etching the interlayer dielectric using the nitride material as a mask to form the contact hole that extends through the interlayer dielectric.
4. The method of claim 2, further comprising:
forming an antireflective coating on the carbon material; and
forming and patterning a photoresist on the antireflective coating; and
where the etching the carbon material includes:
etching the carbon material and the antireflective coating based on the photoresist.
5. The method of claim 4, further comprising:
stripping the photoresist after etching the carbon material and the antireflective coating.
6. The method of claim 2, where the filling the contact hole includes:
forming a barrier layer on side surfaces of the contact hole, and
depositing a conductive material to at least partially fill the contact hole.
7. The method of claim 2, further comprising:
polishing the semiconductor device to remove the nitride material after forming the contact hole.
8. The method of claim 1, where depositing the carbon material comprises:
depositing the carbon material at a thickness ranging from approximately 600 Å to 1000 Å.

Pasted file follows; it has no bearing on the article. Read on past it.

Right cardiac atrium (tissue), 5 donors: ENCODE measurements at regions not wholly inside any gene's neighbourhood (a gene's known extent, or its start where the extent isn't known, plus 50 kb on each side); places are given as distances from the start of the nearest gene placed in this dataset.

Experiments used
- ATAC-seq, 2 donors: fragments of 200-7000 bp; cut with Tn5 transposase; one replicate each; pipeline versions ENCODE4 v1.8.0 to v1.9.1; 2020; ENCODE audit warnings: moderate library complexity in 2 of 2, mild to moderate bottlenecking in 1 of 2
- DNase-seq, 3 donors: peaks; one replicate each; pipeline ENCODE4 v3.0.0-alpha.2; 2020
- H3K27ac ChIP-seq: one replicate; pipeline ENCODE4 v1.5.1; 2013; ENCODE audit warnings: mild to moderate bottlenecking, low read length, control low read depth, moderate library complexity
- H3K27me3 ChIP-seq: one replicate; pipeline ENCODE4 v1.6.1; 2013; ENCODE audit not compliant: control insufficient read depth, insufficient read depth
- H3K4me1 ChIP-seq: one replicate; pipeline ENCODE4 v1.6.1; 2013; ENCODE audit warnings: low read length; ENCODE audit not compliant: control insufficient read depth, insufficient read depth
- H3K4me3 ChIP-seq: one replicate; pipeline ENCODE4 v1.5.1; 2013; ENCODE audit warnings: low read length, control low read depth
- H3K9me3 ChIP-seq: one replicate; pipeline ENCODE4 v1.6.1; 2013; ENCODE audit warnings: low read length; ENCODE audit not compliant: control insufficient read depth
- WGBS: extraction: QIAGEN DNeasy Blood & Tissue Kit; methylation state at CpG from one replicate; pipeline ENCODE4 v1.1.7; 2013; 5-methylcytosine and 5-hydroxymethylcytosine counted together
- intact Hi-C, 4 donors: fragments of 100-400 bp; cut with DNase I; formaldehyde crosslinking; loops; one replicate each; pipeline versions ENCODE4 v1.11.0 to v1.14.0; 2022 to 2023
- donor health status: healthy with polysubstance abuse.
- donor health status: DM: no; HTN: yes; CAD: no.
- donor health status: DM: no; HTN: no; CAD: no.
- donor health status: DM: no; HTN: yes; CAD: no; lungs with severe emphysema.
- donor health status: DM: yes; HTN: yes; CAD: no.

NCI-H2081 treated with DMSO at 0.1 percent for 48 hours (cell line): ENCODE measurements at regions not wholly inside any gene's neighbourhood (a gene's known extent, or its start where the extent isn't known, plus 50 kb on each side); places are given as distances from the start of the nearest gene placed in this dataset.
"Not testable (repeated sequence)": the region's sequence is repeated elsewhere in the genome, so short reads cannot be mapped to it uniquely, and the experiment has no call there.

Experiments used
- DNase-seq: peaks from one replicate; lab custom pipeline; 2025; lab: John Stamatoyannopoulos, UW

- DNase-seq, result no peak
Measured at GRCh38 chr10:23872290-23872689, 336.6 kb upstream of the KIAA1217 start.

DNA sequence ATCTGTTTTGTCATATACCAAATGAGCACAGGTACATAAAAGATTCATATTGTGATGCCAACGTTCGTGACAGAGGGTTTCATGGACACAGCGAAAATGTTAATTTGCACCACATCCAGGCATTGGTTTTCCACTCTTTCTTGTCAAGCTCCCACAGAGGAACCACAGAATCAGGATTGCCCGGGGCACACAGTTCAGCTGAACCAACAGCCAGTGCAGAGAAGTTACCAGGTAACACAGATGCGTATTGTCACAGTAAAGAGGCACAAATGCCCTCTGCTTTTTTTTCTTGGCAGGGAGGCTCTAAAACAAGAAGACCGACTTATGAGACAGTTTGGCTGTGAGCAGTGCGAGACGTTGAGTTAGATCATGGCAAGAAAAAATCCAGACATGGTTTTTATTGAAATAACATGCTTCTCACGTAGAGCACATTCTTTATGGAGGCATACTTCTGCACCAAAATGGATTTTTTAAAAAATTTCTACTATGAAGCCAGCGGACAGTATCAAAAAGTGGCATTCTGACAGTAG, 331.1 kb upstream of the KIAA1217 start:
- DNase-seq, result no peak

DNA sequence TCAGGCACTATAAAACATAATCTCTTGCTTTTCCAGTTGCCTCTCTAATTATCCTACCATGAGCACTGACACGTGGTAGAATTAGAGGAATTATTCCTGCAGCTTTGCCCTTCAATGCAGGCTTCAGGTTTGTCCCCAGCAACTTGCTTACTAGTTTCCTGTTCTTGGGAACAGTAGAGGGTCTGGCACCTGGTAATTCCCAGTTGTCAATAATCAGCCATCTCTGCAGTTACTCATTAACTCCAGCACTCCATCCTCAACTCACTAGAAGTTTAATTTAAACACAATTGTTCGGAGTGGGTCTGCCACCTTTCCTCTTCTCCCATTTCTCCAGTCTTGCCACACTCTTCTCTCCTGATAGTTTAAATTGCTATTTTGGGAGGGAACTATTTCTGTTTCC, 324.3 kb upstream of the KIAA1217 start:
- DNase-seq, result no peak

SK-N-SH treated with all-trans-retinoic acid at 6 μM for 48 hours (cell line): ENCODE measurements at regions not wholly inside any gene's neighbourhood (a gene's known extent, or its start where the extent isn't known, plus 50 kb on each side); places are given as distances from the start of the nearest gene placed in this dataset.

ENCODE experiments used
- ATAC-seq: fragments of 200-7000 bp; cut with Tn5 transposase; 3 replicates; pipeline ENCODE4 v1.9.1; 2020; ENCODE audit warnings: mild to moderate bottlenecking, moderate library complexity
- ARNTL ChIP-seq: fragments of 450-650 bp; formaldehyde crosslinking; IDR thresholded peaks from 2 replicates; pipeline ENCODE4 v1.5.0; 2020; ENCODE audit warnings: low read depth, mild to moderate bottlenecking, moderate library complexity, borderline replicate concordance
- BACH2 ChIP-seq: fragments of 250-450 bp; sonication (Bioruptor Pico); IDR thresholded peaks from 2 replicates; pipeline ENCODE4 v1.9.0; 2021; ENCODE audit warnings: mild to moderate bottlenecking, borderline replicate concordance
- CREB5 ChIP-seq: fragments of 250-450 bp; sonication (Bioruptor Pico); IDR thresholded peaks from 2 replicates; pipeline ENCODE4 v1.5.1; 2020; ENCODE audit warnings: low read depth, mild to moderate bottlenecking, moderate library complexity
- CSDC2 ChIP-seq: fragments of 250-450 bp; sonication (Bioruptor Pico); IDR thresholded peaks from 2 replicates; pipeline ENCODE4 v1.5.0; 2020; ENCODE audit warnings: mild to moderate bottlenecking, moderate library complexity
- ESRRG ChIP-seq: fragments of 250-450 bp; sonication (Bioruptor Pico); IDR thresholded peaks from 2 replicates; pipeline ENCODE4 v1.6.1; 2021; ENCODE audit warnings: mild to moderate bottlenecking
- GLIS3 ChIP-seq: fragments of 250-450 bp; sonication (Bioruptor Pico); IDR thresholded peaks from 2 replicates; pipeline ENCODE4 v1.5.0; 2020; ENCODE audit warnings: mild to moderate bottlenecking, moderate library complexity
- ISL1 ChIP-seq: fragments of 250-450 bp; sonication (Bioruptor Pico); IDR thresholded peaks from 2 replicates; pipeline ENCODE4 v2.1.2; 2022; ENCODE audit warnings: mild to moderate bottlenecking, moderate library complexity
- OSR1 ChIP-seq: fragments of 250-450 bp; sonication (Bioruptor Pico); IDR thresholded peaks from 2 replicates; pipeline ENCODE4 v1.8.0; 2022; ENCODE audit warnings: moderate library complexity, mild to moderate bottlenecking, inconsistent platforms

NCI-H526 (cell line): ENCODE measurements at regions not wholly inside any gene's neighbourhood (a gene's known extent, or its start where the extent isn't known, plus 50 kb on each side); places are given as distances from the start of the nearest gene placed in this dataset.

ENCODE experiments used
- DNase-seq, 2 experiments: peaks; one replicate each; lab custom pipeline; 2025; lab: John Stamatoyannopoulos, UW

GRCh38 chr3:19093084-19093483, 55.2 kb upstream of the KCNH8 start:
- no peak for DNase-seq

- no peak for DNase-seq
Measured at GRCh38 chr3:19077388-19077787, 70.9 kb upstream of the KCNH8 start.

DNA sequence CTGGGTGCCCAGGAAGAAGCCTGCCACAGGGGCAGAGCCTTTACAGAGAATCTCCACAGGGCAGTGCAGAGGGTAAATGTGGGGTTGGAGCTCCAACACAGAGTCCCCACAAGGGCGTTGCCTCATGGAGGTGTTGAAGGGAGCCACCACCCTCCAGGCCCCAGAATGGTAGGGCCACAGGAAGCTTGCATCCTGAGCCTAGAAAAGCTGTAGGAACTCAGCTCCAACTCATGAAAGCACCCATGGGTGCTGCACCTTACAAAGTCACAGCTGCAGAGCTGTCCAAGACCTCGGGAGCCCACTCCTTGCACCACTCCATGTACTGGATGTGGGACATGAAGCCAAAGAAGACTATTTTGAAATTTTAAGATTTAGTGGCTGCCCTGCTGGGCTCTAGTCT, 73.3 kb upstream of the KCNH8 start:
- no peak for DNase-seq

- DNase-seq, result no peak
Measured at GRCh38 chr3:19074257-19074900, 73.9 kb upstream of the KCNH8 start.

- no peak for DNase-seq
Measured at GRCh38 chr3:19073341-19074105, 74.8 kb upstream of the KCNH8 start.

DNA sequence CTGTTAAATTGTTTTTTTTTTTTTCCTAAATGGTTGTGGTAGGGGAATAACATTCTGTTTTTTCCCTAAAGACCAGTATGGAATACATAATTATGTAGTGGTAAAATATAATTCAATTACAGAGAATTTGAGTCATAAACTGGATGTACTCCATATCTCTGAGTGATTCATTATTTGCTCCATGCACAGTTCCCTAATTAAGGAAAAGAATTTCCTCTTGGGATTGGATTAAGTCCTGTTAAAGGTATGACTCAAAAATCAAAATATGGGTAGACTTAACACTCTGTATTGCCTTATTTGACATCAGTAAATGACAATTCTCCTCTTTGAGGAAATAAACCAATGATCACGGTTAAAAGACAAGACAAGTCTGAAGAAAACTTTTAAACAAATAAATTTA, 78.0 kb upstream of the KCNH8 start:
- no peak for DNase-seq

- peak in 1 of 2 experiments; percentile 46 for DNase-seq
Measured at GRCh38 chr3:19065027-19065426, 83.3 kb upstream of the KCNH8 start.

9. The method of claim 1, where forming the contact hole includes:
removing the anti-reflective coating.
10. The method of claim 1, where the contact hole has a width ranging from approximately 1000 Å to 1400 Å.
Description
RELATED APPLICATIONS

This application is a divisional application of U.S. patent application Ser. No. 10/728,909 filed Dec. 8, 2003, the entire disclosure of which is incorporated herein by reference.

FIELD OF THE INVENTION

The present invention relates generally to semiconductor devices and, more particularly, to methods for forming small contacts for metal-oxide semiconductor field-effect transistor (MOSFET) devices.

BACKGROUND OF THE INVENTION